Such was the optimistic mood in the early Seventies, no doubt fuelled on by the promise of anticipated huge sales figures
furnished by the sales networks, Rover managed to secure finance from British Leyland’s management to build a new factory
at the Solihull site, solely to build the new car. This £31 million investment, although, endowed with good intention did
prove to be a major problem for British Leyland, with a poor Labour relations record, resulting a huge amount of lost days due
to industrial action. Lauded as a state of the art factory in 1976, the car producing plant was put on ice as a consequence of
the great rationalisation of the Company in 1982.
In the Months leading up to the launch, the SD1 was put through many customer clinics and the feedback was excellent. When
lined up against such rivals as the Audi 100, Rover’s own P6 and Volvo 164, people adjudged that the SD1 was a much more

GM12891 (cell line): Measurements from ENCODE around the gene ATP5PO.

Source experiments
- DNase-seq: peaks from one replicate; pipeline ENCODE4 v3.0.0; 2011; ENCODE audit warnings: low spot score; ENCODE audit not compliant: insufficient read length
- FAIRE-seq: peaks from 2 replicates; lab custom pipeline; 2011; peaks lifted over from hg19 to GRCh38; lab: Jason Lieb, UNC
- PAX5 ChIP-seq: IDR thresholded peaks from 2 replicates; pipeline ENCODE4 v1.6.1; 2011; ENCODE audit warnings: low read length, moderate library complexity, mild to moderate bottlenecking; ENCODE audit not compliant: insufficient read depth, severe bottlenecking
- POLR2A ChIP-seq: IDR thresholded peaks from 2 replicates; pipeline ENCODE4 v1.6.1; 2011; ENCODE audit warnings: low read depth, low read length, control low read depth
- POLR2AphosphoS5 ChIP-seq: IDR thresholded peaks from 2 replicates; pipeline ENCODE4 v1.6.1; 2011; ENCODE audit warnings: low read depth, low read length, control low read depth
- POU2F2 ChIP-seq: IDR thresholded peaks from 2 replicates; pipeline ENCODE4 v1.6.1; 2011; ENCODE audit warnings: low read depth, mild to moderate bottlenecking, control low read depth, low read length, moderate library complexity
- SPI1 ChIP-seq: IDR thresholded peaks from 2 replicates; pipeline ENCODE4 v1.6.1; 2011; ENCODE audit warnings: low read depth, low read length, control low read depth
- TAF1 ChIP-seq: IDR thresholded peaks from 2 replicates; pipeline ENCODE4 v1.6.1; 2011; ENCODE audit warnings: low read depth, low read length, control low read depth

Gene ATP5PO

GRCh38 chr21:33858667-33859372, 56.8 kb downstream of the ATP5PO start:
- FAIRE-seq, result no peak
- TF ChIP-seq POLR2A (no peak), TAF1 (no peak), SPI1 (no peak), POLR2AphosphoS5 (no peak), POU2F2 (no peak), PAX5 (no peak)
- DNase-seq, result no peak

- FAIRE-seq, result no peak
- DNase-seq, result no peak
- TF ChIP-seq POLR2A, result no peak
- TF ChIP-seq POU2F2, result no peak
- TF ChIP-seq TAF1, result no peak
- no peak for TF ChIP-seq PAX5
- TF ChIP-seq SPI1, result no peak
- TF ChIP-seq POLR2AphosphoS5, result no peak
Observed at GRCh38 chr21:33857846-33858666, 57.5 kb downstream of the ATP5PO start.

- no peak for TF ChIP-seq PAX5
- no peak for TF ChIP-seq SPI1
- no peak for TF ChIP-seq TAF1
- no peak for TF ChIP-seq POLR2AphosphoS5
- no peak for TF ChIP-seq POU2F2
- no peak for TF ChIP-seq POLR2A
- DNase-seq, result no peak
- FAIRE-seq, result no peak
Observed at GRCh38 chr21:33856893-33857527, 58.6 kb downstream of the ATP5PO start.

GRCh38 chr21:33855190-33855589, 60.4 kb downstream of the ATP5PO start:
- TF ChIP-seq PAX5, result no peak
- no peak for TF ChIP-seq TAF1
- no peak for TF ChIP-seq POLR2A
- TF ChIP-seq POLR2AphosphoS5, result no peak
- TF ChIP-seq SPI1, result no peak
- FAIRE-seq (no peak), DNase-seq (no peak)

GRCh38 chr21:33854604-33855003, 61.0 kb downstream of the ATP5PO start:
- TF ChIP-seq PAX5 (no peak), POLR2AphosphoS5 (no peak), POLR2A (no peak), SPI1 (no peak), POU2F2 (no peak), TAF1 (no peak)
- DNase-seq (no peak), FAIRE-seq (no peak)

expensive car – comparing it favourably with the Jaguar XJ6. This should have spurred Rover on to price the 3500 at a
higher level than these immediate rivals, but as we can see, this is not the case – Rover faced a political situation
within the Specialist Division of British Leyland and it was decided to pitch the Rover at a price level comfortably below the
“basic” XJ6, the 3.4 Series Two model in order to avoid internecine competition.
The existence of the upcoming SD1 was possibly the worst kept secret in the history of the British Motor industry up to that
point and yet it still did not lessen the impact of the car's launch, when it finally came in July 1976. The press were ecstatic,
raving about the car's styling, the way it performed and how quite simply the car felt so right. The press lauded the SD1 for
many aspects but what they particularly liked was its strong, torquey performance which combined with its high gearing making it
a very relaxed car to drive indeed. The charismatic V8 added charm to the package.
Picture Information: The Rover SD1 In prduction at a "State of the art" facility in 1976.